Mission Statement: The Lutheran Church of Our Saviour desires to be a community of Christians whose faith is active in love.

What Should We Do?

January 10, 2021
Luke 3: 1-22

There is a lot missing from today’s story about John the Baptist … at least when you compare Luke’s version to Matthew’s and Mark’s accounts.

In Luke, there’s no mention of John’s peculiar diet … there is no description of John’s clothing … no talk of his coat or his belt … Luke wants the listeners to focus on John’s words … on John’s message … rather than critiquing his clothing or his other distracting habits like eating bugs.

Plus, for a passage entitled “The Baptism of Jesus,” there is surprisingly little said about the actual event.

In fact, it simply says that he was baptized … just like all the other people who were gathered around. The people are included in this key event in Jesus’ life and in the life of the world. He isn’t set apart from the gathering during the act of baptism.

What comes after the act is where Luke wants us to focus.

Jesus prays after he is baptized … maybe for his cousin who has been imprisoned.

And it is during these moments that the heaven opens … the Holy Spirit came upon him … his identity is affirmed and God voices pleasure with the Beloved.

This is when Jesus’ public ministry begins.

What comes after baptism is important.

The people gathered at the river ask John the same question three times in today’s passage … “What should we do?”

In John’s mind the people have wasted their baptismal call … they have been acting like a brood of vipers … become arrogant and privileged … and because they have …  even though their lives are rooted in God’s covenant, they have stopped bearing fruit.

They have … to John … forfeited their automatic inclusion as people of God under the terms of the covenant. The people have not lived up to the promise that had been made.

And they ask…

What should we do?

John answers the people’s questions … preachers tend to do that from time to time … with ethical guidelines.

Share food and clothing …

Treat people fairly …

These are not revolutionary acts, but rather ones that make being relationship with one another and with God priorities.

Baptism is our re-creation … when the old life is washed away and we are joined to a community.

Today’s passage is about what happens after you are baptized because baptism is just a starting point. It’s the point where your life can pivot into a different direction.

John is calling for the people to be spiritually cleansed … to repent and be forgiven … and to live into the promise that it offers. John is sharing the good news.

God’s salvation isn’t reserved for the monied and privileged. It is there for all.

There is a sense of anticipation created as John tells the crowd that the Spirit will come, reveal God’s power and flames will burn away the chaff. Rather than fear this fire, John calls the people to change their ways.

John wants the people to separate themselves from their former lives and its routines and values … to repent and be transformed through baptism and a return to lives committed to a life of social justice … to begin considering the needs of their neighbours rather than themselves.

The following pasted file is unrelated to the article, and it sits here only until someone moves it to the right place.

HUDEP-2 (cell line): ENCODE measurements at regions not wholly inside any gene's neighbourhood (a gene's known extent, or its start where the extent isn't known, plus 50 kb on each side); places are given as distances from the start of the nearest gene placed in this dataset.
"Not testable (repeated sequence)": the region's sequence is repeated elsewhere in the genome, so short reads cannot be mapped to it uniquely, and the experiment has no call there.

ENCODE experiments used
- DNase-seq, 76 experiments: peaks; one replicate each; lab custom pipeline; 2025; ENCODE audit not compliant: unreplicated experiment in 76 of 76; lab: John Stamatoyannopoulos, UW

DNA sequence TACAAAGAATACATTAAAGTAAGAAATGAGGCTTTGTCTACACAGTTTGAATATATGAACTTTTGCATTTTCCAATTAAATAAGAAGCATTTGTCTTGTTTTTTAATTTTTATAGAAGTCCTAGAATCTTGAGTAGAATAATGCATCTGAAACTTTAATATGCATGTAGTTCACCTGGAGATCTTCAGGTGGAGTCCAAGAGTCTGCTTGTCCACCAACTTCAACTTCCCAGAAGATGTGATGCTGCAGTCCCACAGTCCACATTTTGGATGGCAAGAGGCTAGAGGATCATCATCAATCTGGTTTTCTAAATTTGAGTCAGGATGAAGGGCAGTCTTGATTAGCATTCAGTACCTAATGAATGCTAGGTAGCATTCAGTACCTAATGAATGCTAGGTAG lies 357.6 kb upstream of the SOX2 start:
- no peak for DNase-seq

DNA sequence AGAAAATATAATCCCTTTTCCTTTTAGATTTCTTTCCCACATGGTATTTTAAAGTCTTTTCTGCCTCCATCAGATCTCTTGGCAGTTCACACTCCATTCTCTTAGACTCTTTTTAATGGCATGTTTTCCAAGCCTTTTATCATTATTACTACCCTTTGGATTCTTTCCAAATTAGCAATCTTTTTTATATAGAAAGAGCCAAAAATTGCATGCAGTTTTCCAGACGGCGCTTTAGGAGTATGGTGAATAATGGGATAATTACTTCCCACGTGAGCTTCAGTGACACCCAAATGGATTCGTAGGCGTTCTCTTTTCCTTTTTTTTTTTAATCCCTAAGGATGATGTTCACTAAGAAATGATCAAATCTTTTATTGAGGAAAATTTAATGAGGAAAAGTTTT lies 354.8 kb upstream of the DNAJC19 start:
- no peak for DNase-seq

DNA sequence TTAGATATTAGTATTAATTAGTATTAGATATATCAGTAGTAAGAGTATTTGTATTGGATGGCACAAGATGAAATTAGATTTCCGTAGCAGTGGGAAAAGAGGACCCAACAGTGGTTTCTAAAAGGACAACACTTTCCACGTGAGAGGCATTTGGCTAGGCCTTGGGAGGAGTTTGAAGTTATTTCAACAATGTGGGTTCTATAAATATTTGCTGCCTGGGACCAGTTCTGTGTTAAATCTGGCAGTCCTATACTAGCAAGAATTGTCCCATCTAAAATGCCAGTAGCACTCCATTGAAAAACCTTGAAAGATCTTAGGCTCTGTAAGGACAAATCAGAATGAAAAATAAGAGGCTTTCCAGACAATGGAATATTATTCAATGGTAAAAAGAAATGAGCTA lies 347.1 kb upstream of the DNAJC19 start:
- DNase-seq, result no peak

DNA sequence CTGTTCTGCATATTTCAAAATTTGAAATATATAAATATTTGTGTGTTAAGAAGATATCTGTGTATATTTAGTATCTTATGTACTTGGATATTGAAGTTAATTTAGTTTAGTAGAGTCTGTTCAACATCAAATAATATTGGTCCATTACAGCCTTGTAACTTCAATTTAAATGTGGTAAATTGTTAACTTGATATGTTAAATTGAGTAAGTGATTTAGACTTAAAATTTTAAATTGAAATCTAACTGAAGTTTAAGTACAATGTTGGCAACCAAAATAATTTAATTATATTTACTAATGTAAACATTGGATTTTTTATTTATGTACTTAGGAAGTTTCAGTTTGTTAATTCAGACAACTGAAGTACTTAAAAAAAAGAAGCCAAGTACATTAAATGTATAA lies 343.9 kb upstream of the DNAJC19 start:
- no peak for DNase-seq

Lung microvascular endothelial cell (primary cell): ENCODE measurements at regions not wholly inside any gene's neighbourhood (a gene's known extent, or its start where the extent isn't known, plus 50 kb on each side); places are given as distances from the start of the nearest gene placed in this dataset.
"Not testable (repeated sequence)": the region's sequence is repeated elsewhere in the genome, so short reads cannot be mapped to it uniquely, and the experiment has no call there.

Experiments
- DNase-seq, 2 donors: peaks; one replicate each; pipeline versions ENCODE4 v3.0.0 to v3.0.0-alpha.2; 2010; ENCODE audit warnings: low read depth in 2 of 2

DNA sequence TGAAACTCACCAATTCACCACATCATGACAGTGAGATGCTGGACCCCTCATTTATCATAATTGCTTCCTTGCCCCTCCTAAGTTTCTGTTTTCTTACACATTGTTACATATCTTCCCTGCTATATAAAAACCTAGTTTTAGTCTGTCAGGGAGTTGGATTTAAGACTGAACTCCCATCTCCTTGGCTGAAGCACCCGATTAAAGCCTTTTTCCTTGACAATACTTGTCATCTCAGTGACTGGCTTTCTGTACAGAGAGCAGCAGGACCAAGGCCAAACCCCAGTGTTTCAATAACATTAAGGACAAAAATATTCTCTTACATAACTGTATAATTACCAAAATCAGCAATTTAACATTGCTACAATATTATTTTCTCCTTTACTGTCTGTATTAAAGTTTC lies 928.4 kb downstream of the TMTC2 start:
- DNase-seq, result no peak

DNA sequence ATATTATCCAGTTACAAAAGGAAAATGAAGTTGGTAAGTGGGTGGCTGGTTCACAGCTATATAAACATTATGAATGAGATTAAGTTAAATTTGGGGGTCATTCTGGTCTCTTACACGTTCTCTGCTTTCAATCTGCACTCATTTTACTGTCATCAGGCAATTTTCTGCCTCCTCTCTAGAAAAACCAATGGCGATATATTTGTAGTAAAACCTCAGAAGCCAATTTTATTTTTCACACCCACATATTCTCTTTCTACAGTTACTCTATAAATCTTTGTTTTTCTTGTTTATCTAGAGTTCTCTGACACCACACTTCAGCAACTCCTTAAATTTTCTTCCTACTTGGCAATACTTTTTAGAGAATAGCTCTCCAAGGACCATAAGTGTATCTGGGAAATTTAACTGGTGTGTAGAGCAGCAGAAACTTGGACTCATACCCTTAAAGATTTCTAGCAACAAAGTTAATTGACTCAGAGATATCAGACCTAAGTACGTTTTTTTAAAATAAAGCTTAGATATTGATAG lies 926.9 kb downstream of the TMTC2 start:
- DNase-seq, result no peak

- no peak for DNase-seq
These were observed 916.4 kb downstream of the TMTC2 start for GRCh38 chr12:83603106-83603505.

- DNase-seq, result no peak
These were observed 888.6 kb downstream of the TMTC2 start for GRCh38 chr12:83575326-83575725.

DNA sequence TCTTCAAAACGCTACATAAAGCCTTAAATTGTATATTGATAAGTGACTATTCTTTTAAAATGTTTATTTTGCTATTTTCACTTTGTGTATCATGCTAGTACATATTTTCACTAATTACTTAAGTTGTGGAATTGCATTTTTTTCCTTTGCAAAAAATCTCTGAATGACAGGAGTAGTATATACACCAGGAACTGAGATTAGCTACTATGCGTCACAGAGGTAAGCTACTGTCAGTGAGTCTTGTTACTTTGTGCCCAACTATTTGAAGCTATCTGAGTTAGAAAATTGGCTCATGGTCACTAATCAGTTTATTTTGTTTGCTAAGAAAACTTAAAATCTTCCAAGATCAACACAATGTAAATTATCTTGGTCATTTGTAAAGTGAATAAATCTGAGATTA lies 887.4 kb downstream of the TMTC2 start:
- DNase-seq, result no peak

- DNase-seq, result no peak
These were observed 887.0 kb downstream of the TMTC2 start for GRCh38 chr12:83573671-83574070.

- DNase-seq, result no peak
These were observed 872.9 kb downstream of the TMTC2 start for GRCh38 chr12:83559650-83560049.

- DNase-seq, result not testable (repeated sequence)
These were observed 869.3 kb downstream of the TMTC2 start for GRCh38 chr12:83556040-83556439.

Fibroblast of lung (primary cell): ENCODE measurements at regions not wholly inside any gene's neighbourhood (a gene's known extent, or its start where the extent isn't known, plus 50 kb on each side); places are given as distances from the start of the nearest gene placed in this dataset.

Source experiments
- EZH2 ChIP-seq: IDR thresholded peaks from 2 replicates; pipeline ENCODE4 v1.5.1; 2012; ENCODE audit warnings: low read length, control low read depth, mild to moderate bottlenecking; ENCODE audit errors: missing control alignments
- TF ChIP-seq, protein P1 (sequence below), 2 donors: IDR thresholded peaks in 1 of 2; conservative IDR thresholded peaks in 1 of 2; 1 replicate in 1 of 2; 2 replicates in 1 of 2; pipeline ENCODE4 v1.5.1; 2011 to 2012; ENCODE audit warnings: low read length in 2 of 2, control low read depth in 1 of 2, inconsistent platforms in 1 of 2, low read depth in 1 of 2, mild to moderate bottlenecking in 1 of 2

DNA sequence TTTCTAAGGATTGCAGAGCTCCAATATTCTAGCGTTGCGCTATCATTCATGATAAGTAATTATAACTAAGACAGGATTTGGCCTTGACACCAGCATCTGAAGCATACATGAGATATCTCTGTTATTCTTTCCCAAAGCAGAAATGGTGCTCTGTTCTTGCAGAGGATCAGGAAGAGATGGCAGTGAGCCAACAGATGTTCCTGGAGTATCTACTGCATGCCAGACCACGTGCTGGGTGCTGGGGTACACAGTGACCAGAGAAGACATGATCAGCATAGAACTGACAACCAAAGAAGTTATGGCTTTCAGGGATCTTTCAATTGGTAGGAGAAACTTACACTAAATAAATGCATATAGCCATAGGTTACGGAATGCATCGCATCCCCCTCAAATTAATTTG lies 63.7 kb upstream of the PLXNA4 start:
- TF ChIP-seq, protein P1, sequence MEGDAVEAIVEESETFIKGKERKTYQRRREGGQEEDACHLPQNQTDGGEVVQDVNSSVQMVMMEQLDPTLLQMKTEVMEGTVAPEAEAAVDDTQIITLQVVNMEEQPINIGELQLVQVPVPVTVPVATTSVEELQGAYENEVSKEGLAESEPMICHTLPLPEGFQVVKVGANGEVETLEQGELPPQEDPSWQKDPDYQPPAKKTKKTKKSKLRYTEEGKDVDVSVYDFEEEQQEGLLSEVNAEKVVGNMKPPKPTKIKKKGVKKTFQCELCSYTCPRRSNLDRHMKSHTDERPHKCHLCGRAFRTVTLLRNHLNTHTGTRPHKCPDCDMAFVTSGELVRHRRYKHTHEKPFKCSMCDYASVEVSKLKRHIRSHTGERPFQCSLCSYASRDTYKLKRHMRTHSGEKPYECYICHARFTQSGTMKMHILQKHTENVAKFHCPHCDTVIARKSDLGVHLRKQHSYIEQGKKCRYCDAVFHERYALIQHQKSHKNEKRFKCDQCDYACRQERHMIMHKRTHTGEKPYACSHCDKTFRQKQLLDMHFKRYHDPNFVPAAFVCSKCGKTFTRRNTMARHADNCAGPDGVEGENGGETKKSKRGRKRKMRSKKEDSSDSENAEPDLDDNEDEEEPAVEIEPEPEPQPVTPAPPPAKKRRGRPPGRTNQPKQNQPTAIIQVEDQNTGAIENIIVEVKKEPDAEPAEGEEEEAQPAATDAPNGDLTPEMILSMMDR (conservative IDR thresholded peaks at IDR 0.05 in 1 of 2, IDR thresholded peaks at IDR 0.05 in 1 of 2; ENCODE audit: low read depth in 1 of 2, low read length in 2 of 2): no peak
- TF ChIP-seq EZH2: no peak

Through such a commitment, their communities will be restored.

Justo L. González is a Cuban-American Methodist historian and theologian.

In discussing this passage from Luke in comparison to the other gospel accounts, he wrote:

Luke adds some very specific guidelines for obedience. These have to do with justice and the well ordering of society.

Social justice is at heart of Luke’s gospel … of John’s preaching … and of Jesus’ ministry.

Baptism changes things … or at the very least holds the promise of change.

If we are true to John’s direction … to Jesus’ ministry and teachings that will be shared in the weeks to come … then the ways of the world are transformed.

The hungry are fed …

The suffering are comforted …

The cold are clothed …

Greed is abandoned …

Self-interest and self-importance fall away and are discarded.

In Gonzalez’s words, people are satisfied with what is rightfully theirs and don’t desire more than that.

The point of baptism, he wrote, is not “ecclesial maintenance, but an outpouring of the Spirit and a revelation of God’s Beloved where one least expects it. Such an outpouring has the power to reframe and restructure the world.

One theologian frames today’s passage within the transition from 2020 to 2021.

She points out that there are a lot of things we want to leave behind or forget about from the last year.

But during this transition period, she adds, there is an opportunity to rid ourselves of the chaff within our lives. It is a time when we can prepare the way.

When we can ask for forgiveness and be forgiven

Jesus’ identity was revealed to us at Epiphany … just as it was to the gathering at the Jordan River. Now, in the time that follows we learn what that revelation means to us and to the world. We discern what we are called to do and to be.

When we ask “what should we do?

It is a time when we can consider our impact on others … what we say and what we do … are they consistent with the life our baptism calls us to?

When we do this, then the Lenten season becomes a more meaningful exercise of repentance and removal … instead of simply giving up superficial things like chocolate, we can shed the things that get in the way of sharing the grace … the love … we have received … that keep us from traveling into uncomfortable places to ensure people are not left forgotten or to ensure they feel welcome in the community.

Because that is what we should do.

AMEN

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